South China’s Guilin city hit by worst floods since 1998 devastation

The city of Guilin is experiencing its worst floods since 1998, with villagers trapped in their homes, shops under water and one railway station suspended as heavy rainfall continues to batter southern China.

Authorities in Guilin issued a level-1 flood emergency alert on Wednesday morning. By that evening, water levels at the city’s section of the Lijiang River had risen to 148.55 metres (487ft) – 2.55 metres (just over 8ft) beyond the alert level, and just over the 1998 peak of 148.4 metres, state broadcaster CCTV said.

Local authorities in Guilin, southern China, have sent food and emergency materials to trapped residents while others are evacuated where possible by boat. Photo: Weibo

The devastating floods of 1998 lasted two months and wreaked havoc on 24 provinces. A total of 3,004 people were killed and another 220 million were affected, with countless homes destroyed.

According to CCTV, multiple parts of Guilin, in the Guangxi Zhuang autonomous region, are affected by the latest rains. So far, 69 residents have been rescued from their homes by boat, while others remain trapped.

Local authorities have sent food and emergency materials to those still in their homes and confirmed that they are temporarily out of danger, CCTV said.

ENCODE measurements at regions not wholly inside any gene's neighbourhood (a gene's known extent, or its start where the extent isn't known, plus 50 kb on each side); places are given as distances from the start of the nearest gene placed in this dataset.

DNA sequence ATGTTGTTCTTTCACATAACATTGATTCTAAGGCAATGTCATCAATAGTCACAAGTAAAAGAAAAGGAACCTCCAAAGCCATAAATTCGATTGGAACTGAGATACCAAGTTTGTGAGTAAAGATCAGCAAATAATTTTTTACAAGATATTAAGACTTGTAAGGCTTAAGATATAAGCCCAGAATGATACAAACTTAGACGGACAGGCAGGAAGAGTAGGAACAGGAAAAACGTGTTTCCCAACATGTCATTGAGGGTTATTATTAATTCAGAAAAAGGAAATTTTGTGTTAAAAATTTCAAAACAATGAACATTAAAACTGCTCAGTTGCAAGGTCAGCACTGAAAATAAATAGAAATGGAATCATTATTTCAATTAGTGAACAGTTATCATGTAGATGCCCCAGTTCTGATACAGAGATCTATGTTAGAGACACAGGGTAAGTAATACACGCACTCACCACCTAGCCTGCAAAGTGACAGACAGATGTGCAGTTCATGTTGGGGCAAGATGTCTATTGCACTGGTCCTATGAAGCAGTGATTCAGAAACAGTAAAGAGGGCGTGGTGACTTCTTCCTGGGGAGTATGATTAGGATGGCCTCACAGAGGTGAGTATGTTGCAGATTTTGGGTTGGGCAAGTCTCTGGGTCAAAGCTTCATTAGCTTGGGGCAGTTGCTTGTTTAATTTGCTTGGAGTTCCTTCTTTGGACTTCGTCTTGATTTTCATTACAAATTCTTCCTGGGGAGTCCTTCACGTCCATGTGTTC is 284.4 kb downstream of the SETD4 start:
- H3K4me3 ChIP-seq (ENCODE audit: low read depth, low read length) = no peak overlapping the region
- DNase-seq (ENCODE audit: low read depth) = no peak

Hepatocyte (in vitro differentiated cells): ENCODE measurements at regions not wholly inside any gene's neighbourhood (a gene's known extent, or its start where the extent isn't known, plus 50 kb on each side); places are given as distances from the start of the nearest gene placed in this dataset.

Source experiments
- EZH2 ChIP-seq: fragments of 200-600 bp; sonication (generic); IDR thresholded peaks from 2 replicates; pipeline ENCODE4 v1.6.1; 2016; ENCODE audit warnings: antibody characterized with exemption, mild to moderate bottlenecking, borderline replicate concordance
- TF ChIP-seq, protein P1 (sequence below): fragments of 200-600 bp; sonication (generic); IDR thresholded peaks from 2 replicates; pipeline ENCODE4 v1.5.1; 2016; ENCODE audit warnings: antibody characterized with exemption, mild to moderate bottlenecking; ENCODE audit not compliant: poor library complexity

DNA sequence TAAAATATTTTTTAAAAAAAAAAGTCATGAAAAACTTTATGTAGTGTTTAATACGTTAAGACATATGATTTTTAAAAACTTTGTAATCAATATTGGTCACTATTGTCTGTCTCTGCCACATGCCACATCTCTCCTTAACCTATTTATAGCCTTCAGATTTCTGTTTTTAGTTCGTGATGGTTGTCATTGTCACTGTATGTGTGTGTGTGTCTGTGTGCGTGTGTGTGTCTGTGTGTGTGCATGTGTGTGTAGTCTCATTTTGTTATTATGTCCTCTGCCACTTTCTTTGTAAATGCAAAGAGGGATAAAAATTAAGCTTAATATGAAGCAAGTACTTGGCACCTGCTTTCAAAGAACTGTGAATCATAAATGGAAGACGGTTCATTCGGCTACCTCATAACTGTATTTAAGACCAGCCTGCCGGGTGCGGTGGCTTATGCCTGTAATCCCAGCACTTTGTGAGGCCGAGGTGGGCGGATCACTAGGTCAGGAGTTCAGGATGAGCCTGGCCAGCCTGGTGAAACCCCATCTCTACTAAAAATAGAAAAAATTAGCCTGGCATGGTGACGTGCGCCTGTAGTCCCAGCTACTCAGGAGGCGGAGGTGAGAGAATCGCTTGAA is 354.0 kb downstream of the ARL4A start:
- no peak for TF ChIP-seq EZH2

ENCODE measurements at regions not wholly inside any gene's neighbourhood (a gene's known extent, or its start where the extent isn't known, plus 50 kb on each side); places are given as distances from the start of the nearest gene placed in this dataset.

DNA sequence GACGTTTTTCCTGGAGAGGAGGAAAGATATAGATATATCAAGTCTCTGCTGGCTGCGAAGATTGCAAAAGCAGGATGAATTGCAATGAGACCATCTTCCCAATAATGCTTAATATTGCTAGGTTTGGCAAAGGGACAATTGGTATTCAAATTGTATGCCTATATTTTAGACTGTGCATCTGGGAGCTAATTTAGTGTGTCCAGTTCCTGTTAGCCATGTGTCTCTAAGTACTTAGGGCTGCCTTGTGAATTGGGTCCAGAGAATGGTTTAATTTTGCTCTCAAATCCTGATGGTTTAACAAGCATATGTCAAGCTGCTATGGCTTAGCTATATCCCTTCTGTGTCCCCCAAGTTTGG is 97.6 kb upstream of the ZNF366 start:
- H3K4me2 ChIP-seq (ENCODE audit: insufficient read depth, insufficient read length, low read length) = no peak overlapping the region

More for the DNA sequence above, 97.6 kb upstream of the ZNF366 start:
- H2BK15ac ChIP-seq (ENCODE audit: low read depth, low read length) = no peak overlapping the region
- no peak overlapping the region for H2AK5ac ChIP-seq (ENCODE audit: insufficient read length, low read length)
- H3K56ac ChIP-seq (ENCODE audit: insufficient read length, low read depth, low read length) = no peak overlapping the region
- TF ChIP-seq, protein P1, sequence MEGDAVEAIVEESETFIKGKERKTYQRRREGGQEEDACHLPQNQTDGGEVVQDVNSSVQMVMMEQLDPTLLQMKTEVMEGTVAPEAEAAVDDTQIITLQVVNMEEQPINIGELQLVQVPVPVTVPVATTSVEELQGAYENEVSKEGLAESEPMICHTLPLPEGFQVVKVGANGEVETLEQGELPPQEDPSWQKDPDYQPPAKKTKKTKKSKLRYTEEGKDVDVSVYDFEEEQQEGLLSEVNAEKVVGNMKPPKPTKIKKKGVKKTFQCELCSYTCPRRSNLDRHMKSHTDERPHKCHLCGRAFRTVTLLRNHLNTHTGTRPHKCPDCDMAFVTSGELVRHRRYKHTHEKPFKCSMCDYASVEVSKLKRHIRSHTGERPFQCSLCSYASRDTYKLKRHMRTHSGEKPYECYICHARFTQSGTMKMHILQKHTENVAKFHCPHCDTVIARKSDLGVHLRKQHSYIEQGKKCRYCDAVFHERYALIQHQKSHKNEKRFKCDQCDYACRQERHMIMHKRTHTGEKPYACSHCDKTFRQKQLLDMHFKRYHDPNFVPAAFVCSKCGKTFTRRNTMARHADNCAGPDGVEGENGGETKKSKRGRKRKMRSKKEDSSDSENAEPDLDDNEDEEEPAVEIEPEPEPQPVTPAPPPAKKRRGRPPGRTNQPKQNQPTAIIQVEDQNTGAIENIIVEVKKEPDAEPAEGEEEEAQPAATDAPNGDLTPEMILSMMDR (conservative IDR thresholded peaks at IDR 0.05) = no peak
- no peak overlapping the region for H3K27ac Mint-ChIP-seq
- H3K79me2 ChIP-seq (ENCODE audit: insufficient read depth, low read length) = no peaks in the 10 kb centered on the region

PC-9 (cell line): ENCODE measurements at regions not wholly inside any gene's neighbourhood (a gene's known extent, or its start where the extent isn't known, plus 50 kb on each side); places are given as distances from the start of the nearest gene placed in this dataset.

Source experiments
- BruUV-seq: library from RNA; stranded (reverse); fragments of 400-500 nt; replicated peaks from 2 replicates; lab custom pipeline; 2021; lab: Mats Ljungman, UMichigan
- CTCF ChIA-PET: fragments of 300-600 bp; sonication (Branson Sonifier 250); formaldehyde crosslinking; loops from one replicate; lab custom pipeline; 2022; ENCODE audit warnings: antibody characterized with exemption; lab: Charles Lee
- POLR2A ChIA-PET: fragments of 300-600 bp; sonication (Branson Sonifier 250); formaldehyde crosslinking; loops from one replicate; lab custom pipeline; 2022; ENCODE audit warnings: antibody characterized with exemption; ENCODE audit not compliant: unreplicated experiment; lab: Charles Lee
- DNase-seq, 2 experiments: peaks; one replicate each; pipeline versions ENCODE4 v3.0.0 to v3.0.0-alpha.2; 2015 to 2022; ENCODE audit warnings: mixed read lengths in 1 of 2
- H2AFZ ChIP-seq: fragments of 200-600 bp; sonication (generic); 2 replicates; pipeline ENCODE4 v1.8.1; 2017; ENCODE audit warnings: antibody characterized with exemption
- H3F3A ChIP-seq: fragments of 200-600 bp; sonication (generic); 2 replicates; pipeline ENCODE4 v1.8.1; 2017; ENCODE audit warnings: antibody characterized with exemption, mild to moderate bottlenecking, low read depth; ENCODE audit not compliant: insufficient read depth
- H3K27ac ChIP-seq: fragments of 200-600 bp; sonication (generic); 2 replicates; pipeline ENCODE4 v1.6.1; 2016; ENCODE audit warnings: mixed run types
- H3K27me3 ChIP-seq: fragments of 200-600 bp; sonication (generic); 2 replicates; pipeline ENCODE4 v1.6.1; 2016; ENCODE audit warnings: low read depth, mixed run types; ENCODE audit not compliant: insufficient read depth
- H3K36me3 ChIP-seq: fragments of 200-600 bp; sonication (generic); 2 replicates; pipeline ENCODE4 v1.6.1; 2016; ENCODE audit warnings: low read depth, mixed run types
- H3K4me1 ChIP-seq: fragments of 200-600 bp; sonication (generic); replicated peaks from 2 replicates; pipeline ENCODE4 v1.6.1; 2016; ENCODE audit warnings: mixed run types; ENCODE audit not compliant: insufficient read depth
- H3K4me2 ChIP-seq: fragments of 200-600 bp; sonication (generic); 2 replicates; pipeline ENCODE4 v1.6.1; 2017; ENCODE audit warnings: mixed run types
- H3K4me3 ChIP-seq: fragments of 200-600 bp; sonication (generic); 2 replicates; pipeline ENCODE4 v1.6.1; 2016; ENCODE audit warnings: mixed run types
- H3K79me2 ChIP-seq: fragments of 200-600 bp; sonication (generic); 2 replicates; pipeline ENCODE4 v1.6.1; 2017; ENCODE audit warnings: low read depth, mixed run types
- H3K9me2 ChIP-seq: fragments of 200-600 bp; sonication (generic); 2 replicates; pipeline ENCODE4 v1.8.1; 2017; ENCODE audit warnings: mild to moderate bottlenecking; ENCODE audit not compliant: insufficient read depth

Schools and buses have been suspended and some tourist spots are closed. Local traffic police said on Wednesday that multiple roads were flooded and one expressway had partially collapsed. Traffic control is in operation and repairs could take three months.

Rail passengers were advised to use Guilin North station, after the main Guilin station’s public square was flooded. On Thursday, Guilin station said on social media platform Weibo that some trains were suspended while others will be running late.

The rainstorms which have lashed the region and caused flooding in neighbouring Guangdong and Fujian provinces are expected to ease over the next few days, the weather bureau said. However, Guilin can expect at least two more days of heavy rainfall.

At least nine people are dead and hundreds have been left homeless in southern China. On Monday evening, Guangxi raised an orange alert – the second highest warning level – as the rainstorms moved north and west.



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